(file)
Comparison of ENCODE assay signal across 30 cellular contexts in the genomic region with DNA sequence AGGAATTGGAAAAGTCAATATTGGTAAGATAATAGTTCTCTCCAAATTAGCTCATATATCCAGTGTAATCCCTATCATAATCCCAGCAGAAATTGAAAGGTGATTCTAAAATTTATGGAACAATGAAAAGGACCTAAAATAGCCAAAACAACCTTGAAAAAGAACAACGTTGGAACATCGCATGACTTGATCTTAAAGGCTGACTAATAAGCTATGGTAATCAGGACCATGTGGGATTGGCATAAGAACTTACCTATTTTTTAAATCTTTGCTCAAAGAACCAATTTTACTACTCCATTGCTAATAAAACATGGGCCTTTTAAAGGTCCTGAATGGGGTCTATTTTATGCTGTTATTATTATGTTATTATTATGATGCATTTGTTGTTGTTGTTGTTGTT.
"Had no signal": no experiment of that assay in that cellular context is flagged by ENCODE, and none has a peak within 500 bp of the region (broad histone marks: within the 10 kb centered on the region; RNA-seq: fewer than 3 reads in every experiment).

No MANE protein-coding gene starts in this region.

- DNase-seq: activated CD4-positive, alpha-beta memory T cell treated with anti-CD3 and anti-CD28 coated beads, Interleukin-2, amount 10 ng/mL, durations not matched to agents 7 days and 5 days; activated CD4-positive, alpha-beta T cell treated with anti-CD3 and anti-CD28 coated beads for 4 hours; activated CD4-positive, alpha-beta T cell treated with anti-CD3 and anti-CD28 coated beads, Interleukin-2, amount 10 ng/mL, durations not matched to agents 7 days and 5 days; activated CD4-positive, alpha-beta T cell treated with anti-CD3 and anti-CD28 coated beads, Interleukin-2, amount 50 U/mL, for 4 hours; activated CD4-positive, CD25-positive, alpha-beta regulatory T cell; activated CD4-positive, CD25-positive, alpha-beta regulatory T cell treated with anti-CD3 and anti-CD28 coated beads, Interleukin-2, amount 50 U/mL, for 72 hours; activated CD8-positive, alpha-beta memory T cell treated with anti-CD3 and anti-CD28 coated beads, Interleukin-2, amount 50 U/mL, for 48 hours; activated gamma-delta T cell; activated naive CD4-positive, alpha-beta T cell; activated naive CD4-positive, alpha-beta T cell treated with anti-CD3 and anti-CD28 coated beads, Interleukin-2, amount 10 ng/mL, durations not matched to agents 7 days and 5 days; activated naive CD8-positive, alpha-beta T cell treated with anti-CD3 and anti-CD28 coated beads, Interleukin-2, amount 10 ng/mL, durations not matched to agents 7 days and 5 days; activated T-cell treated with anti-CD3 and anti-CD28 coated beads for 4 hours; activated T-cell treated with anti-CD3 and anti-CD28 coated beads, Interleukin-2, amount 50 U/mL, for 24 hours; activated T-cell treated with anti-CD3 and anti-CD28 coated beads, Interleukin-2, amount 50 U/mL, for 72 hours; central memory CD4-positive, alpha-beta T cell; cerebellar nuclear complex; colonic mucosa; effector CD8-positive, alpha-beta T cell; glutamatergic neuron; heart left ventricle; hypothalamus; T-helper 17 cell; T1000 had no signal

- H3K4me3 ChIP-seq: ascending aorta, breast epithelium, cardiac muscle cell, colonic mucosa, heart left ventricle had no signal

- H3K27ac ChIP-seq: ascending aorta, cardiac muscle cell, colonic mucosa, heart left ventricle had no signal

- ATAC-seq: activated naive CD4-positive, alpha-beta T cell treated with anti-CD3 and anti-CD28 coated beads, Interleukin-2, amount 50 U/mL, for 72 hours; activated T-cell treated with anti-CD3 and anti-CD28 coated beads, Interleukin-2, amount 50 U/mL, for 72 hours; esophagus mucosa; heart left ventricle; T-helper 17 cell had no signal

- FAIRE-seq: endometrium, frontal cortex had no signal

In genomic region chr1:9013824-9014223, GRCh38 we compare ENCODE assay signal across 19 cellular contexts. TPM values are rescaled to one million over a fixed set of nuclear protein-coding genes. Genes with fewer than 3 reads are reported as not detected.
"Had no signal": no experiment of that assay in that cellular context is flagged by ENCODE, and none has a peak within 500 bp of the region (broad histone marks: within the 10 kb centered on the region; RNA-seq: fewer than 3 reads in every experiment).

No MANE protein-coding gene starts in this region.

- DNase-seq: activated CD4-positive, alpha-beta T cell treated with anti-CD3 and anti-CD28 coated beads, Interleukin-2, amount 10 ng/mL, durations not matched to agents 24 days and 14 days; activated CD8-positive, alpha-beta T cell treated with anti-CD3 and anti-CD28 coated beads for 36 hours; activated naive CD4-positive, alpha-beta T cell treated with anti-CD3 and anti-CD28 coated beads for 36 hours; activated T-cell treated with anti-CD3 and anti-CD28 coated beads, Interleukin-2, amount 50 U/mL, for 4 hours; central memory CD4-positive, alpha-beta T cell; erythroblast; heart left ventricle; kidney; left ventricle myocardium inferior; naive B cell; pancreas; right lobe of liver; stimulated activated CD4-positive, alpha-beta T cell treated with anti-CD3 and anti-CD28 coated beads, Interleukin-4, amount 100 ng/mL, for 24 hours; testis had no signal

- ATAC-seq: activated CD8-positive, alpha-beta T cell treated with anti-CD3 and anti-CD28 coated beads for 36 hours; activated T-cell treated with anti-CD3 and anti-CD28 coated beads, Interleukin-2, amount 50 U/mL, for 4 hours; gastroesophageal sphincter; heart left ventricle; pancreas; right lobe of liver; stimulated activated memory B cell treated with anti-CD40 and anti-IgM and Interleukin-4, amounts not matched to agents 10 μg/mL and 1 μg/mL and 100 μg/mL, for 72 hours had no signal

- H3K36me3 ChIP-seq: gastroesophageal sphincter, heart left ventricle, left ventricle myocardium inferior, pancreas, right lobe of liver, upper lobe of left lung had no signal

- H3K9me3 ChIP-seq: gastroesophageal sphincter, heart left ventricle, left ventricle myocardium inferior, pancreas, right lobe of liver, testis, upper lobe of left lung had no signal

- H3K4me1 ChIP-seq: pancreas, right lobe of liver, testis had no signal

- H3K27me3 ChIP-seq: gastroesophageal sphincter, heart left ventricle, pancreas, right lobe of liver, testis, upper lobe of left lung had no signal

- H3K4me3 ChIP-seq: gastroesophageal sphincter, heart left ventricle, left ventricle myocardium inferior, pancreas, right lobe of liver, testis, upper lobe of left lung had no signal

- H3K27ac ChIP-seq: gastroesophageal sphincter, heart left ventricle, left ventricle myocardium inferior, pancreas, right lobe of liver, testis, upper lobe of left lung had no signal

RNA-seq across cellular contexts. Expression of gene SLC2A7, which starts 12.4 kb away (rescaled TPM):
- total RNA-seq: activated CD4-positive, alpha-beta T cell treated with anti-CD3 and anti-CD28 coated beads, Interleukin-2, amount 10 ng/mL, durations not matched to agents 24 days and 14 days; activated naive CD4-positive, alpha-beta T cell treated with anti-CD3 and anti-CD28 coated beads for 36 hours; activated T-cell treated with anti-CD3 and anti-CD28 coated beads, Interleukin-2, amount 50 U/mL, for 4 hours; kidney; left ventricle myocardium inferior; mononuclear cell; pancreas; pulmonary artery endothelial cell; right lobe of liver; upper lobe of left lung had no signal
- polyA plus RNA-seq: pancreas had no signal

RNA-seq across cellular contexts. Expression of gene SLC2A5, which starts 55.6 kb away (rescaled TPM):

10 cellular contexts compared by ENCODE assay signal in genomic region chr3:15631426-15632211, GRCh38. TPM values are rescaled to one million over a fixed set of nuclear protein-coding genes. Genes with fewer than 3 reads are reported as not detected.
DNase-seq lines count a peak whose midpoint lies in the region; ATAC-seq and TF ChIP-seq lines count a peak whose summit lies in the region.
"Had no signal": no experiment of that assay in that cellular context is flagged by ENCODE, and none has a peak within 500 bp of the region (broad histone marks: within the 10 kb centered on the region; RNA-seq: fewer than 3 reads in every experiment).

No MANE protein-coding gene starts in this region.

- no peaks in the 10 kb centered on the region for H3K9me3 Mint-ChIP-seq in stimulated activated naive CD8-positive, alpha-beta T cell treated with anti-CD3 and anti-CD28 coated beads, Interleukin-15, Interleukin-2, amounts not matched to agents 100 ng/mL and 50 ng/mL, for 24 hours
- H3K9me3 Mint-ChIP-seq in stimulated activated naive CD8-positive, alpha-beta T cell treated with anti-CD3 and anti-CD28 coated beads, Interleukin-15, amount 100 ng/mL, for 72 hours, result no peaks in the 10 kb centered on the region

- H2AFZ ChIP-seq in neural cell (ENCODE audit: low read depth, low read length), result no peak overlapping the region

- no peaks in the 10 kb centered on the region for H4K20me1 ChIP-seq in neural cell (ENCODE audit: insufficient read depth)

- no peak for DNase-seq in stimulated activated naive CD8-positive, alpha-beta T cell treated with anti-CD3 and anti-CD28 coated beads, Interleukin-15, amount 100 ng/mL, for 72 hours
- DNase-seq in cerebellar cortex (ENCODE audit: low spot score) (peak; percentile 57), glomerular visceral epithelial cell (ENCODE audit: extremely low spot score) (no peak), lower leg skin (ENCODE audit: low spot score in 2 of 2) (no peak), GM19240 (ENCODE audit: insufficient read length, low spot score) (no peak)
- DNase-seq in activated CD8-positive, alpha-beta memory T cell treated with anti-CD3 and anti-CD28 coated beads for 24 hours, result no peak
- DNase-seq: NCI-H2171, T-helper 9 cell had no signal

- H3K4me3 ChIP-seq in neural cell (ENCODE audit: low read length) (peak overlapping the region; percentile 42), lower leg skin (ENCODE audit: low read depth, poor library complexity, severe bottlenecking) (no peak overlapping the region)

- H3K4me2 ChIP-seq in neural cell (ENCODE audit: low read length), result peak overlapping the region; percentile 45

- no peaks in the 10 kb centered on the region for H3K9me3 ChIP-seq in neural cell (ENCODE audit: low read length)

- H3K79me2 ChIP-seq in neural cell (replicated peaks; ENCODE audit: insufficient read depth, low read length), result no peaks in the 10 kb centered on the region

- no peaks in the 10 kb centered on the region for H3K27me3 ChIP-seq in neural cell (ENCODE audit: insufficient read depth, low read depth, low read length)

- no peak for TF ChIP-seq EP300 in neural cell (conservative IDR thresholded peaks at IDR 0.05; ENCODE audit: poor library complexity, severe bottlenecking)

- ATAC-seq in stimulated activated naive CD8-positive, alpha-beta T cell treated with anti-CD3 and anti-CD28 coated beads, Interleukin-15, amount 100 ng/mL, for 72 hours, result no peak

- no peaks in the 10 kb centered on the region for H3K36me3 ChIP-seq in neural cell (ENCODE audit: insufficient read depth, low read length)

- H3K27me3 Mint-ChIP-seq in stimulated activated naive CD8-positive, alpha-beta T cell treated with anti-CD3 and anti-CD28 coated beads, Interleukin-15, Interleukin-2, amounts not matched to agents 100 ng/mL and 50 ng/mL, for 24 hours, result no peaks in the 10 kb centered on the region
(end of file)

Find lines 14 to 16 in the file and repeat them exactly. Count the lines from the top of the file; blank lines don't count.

- H3K36me3 ChIP-seq: gastroesophageal sphincter, heart left ventricle, left ventricle myocardium inferior, pancreas, right lobe of liver, upper lobe of left lung had no signal

- H3K9me3 ChIP-seq: gastroesophageal sphincter, heart left ventricle, left ventricle myocardium inferior, pancreas, right lobe of liver, testis, upper lobe of left lung had no signal

- H3K4me1 ChIP-seq: pancreas, right lobe of liver, testis had no signal